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DC, Footwear

DC Metric S

DC has been through quite some changes over these years we’ve reviewed their products, but each change is a reflection of a new era, building upon their everlasting legacy as one of the staple core shoe brands in skateboarding. The era between 2010 – 2015 featured a whole new set of heavy hitters with pro models coming from Wes Kremer, Evan Smith, Chris Cole and even Mike Mo. Even more iconic were the days that Tiago Lemos was on DC and we even did an online ledge contest, along with a review, that you can reflect back on here. But nonetheless, there’s no use crying over spilled milk. Although DC has slimmed down their team to Josh Kalis, John Shanahan, Lucien Clarke and Thaynan Costa leading the pack, they’ve continued to do their thing and reissue nostalgic models from the past as well as new models promoted as a team shoe with individual pro color ways. No lie, it’s been a while since we’ve had the chance to try out some of the new stuff DC has been putting out. Thankfully, the homie Fabian Lang hooked us up with a pair of the Metric S, saying it was one of the most durable DC skate shoes out, packed with technology masked behind DC’s iconic design cues. We put that to the test; read on below to see how they performed


The DC Metric S fits true to size.


They weren’t lying. The Metric S showed exceptional durability in the 10 hour wear test. When observing the upper, it’s evident they put a lot of thought into the design. The first layer is a DC’s Super Suede material, and underneath the suede there’s two more layers of protection, including a hot melt underlay and then a mesh material. After 10 hours of skating, abrasion is minimal and hardly noticeable on the upper. The hot melt layer below the suede assures an even longer lifespan once the suede would eventually be worn down. Two positive impacts that prolonged the lifespan of the shoe were the lace protection and strap, which effectively protected the collar lining from ripping as well.

The reason for the low abrasion on the upper are the thick and rigid sidewalls of the sole. This area showed most signs of wear and worked as a first layer of defense that the griptape hit first. Surprisingly, the bottom sole didn’t show any areas of wear and the thread pattern was in good condition for a test duration of 10 hours, while sustaining its grip.

DC Metric S review


The Metric S provided also good cushioning in the heel area. As can be seen in the cross section cut, there is a height difference between the front and heel. The first third of the shoe doesn’t feature any major foam pieces – it only consists of the insole, a strobel board with a thin EVA layer and the white outsole. Within the midfoot and heel area, there’s a wedge shaped foam inlay (which is brown and can be also seen looking at the shoe from the side) which increases the sole’s thickness. This construction enables it to spread forces evenly throughout and absorb even tougher impacts that occur in the heel region. When bailing with impact to the forefoot, the contact is very direct and can be unpleasant, but it’s an unavoidable compromise, in favor of boardfeel.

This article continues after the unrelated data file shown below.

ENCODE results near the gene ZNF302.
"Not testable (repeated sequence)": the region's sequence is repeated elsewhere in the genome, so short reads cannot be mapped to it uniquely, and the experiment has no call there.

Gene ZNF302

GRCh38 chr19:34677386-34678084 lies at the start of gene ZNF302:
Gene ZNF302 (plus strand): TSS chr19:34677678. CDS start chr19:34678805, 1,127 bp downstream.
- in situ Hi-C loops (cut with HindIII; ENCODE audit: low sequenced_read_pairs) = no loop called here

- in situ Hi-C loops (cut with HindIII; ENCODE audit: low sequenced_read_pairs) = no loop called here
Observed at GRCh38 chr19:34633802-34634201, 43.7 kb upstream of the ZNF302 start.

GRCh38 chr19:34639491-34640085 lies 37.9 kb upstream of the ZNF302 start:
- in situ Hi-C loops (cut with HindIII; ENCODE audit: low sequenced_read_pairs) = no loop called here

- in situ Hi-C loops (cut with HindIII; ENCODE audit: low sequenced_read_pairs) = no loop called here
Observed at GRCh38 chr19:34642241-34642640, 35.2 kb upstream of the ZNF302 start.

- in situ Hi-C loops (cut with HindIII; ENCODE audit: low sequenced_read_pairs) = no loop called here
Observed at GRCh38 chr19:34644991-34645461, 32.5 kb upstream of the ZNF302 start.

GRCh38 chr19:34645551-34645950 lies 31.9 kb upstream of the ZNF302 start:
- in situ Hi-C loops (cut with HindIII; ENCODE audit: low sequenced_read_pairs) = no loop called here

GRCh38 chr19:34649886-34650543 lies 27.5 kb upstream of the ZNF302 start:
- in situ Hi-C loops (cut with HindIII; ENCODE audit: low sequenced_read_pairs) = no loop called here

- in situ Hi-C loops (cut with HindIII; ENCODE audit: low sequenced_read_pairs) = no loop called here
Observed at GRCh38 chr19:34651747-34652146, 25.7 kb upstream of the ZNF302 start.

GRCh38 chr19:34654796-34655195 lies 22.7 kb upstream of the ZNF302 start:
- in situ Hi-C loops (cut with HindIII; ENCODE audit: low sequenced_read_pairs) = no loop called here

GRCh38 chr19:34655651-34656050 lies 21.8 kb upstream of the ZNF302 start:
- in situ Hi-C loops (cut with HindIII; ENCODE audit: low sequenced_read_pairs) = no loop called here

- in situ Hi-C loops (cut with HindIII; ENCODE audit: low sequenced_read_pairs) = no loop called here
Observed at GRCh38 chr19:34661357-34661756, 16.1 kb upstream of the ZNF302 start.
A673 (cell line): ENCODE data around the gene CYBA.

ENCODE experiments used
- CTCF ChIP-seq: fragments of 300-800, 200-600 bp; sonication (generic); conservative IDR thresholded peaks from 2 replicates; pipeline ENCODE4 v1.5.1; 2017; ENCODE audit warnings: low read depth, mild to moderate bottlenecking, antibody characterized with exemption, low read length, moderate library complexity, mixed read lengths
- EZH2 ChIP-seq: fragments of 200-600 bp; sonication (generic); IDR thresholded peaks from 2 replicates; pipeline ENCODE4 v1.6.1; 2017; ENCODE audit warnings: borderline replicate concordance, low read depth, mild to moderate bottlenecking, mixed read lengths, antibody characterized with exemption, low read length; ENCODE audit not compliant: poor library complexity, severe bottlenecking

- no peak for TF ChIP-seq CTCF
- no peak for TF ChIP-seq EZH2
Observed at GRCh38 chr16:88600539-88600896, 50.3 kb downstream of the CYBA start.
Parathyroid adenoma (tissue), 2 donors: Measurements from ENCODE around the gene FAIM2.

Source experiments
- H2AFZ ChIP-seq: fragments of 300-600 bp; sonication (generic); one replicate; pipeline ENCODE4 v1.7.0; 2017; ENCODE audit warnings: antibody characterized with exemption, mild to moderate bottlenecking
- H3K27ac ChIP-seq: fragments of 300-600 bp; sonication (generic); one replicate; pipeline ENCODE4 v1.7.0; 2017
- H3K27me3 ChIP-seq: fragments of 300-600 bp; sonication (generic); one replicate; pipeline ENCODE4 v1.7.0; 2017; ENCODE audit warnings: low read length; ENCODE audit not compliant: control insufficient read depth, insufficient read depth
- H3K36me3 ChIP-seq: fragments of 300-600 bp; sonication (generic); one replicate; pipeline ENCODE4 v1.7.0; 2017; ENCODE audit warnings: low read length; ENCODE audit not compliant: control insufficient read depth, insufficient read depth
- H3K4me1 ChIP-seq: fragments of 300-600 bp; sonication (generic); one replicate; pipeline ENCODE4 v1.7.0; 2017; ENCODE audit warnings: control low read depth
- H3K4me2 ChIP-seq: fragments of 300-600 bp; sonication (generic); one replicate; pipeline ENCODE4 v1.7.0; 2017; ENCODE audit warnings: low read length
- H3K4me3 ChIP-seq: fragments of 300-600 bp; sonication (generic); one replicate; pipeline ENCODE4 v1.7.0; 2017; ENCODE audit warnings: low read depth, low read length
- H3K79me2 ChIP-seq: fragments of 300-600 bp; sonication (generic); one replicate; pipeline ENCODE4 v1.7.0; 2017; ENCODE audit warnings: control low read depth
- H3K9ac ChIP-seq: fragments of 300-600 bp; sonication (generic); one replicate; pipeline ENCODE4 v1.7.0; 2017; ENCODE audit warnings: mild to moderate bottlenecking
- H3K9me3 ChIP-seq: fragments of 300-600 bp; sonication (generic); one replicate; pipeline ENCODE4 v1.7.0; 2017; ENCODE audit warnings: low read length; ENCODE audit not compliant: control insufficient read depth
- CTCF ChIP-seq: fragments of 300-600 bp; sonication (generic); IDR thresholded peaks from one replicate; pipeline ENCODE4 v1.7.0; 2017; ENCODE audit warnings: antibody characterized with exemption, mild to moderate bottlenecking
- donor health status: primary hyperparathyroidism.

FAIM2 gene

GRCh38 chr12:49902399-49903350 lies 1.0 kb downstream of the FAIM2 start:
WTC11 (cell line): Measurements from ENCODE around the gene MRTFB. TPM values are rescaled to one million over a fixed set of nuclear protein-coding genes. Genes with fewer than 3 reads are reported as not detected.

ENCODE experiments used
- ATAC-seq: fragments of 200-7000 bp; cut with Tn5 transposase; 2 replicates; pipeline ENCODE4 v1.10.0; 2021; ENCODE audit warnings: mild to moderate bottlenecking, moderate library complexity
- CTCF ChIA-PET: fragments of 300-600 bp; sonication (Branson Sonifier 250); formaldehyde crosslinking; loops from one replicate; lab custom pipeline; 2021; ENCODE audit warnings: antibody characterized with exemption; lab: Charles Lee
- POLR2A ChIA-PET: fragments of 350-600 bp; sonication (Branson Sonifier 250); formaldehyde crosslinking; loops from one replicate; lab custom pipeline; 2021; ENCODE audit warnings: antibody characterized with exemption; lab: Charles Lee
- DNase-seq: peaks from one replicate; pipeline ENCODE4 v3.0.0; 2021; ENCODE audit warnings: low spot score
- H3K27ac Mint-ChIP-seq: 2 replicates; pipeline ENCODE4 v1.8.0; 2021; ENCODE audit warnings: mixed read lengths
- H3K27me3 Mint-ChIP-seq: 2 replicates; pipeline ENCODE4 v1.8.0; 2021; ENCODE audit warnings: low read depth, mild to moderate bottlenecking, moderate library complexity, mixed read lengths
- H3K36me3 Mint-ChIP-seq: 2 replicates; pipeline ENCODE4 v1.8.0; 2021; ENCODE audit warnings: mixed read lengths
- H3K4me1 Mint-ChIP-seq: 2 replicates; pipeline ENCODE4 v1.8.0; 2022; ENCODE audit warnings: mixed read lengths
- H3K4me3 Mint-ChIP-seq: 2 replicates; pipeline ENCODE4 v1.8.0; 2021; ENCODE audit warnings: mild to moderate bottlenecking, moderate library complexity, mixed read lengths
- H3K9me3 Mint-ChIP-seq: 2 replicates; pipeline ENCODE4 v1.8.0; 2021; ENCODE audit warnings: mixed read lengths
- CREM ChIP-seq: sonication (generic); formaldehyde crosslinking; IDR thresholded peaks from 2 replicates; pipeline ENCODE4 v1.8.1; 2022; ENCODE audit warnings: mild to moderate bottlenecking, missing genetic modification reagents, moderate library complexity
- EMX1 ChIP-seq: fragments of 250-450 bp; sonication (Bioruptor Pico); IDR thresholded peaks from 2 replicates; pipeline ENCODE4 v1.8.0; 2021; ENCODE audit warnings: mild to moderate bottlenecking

DC Metric S review


The Metric S features a rather puffy silhouette, with the widest area around the midfoot area. The upper is very much embedded in the high outsole (in white) and the foam inlay. The toebox tapers to a nice pointy peak and offers outstanding flick and control when doing flip-tricks.

DC Metric S review


Since the sole was quite thin in the forefoot area, this lead to sole adapting and forming better to the concave of the board and led to a more direct contact between the foot and the board. The Metric S had good boardfeel for a cupsole but the board feel can’t be compared to vulcanized soles.

Similar to boardfeel, the grip needed a couple sessions to fully shine. The outsole was quite thick, so a few hours of skating were needed until the sole became more flexible and the shoe started to develop a solid grip.

DC Metric S review


When you first look at the shoe, you wouldn’t imagine an extremely comfortable fit. But after putting them on, the shoe was really lightweight and the padding helped create a soft feeling around the ankle and foot. One point to mention, the breathability of the shoe was weak. Despite using a lot of mesh material for breathability, a look to the cross-section pictures show that the inner lining blocks hot air from even leaving the shoe, so your feet essentially sit in a convection oven.

The heel reinforcements in combination with the strap do provide support and fits snugly with the feet. The whole heel is slightly bent towards the peak of the shoe and the high sidewall of the outsole creates a great heel lock. The upper with its multi material layers kept its stiffness and secure feeling throughout our 10 hour test.

DC Metric S review


We were hyped on getting a taste of DC’s newest product, the Metric S. The shoe was solid; it performed great in terms of durability, stability and also boardfeel, especially for a really stable cupsole model. The only thing that could be improved would be better breathability, to maximize the comfort of the shoe.

1 Comment
  • Shawn Smith
    May 30, 2024

    Thanks I was wondering about this shoe great insight

Comments are closed.

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